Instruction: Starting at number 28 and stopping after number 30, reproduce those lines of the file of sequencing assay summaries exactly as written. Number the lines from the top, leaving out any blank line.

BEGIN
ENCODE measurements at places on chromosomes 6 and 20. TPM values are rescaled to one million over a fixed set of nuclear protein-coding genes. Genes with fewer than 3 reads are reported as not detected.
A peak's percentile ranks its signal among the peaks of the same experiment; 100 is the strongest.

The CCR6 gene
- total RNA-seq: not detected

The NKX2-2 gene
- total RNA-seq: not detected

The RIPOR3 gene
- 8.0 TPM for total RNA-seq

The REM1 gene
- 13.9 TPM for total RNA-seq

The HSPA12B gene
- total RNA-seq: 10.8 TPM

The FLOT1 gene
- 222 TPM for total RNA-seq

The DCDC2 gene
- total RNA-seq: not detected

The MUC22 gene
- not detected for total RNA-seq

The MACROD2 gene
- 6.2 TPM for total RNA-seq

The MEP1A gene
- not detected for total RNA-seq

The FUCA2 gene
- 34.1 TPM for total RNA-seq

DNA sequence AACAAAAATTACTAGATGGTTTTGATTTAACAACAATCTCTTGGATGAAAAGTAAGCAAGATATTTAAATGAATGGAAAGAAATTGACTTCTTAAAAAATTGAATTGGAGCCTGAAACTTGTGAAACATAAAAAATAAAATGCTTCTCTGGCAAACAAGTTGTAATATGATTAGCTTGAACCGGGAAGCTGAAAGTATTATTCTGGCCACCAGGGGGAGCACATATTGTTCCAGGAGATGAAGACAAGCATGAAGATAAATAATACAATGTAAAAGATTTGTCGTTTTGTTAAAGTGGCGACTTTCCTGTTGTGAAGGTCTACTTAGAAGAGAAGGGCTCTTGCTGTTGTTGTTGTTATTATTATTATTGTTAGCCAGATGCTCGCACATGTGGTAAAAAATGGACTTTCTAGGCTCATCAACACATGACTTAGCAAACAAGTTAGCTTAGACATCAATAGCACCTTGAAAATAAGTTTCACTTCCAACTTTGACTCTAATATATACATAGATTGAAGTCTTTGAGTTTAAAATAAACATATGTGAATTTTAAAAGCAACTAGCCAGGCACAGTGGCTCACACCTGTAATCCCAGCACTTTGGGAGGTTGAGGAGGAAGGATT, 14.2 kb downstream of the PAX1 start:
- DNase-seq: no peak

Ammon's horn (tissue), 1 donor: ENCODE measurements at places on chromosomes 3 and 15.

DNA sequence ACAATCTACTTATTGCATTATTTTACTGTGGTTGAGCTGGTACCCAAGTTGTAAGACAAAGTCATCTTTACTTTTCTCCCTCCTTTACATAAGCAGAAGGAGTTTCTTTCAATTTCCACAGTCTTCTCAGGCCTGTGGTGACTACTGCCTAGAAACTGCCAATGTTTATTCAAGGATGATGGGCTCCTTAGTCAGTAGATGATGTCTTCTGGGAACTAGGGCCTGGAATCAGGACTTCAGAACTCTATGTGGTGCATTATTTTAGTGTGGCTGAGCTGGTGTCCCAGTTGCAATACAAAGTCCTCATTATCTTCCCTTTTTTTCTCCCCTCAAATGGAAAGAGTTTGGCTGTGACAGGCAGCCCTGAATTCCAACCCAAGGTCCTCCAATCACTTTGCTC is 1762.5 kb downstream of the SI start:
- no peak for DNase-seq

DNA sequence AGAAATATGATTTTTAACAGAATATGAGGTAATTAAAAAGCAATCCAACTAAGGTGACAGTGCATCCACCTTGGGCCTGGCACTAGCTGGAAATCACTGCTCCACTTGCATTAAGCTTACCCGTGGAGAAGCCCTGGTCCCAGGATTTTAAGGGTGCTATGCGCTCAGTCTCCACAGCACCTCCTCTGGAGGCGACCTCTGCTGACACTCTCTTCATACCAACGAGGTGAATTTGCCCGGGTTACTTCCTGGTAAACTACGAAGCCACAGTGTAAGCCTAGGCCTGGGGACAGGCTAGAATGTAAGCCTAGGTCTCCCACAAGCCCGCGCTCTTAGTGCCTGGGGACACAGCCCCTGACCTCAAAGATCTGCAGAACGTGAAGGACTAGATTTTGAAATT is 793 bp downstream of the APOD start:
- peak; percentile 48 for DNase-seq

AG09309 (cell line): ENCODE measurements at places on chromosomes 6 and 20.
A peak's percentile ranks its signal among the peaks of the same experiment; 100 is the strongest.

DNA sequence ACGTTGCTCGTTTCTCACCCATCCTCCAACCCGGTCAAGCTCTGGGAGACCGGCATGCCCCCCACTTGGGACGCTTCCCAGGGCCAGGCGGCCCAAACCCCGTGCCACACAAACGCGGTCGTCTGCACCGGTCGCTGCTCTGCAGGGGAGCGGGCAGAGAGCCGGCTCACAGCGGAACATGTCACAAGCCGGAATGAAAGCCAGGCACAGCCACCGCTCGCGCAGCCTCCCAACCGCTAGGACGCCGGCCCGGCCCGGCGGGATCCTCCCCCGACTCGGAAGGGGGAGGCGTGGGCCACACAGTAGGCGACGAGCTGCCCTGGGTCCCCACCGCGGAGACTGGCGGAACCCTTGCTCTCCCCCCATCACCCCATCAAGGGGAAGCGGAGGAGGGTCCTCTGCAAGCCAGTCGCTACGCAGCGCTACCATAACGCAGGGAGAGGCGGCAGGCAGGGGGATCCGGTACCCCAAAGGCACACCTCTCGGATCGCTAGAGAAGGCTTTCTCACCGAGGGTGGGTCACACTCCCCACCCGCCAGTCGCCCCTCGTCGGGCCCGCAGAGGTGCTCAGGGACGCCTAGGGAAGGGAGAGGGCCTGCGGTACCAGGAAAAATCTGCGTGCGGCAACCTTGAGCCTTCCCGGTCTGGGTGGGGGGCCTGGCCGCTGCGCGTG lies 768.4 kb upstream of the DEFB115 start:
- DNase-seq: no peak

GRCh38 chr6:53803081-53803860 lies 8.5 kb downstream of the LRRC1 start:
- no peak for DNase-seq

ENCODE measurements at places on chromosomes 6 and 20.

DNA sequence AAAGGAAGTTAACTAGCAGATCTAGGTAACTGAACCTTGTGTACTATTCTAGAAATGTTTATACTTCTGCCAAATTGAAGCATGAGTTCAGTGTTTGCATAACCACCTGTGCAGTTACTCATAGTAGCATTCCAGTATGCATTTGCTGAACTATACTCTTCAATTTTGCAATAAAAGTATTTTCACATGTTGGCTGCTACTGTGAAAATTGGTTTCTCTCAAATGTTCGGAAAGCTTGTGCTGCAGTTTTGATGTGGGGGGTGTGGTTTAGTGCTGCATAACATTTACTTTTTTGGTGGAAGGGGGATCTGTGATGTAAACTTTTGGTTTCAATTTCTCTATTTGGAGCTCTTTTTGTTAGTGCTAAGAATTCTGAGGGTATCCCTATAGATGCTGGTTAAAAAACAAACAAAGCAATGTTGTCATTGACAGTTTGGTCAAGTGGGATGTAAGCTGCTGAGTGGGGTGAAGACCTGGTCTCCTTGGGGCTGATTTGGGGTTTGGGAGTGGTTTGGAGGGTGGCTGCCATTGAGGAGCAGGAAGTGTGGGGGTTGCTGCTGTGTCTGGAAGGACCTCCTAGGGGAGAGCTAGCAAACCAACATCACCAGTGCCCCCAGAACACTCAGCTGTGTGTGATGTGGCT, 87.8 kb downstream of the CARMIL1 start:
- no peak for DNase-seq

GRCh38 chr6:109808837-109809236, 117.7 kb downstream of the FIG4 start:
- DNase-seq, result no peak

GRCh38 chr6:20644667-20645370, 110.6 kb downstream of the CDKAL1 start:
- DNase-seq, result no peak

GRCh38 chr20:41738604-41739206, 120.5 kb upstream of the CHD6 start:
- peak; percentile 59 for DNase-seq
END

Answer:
DNA sequence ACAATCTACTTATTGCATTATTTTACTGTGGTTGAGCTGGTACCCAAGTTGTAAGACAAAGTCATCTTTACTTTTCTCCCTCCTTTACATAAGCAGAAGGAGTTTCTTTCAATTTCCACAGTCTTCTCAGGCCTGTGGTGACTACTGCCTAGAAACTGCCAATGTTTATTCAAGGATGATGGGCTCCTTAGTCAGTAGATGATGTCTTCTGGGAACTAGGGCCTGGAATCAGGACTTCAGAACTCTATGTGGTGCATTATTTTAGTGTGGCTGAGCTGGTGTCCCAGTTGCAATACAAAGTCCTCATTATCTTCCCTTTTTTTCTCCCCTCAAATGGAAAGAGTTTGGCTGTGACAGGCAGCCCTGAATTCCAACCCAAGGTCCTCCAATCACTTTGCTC is 1762.5 kb downstream of the SI start:
- no peak for DNase-seq

DNA sequence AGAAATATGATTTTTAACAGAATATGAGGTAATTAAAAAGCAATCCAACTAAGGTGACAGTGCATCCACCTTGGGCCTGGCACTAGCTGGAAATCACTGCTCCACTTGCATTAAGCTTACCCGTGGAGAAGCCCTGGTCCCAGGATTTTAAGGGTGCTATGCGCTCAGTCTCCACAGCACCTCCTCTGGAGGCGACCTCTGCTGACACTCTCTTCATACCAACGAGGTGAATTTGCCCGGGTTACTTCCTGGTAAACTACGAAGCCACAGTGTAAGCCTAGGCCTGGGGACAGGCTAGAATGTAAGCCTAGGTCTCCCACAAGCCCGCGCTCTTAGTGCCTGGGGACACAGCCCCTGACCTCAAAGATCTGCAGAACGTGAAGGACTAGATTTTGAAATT is 793 bp downstream of the APOD start: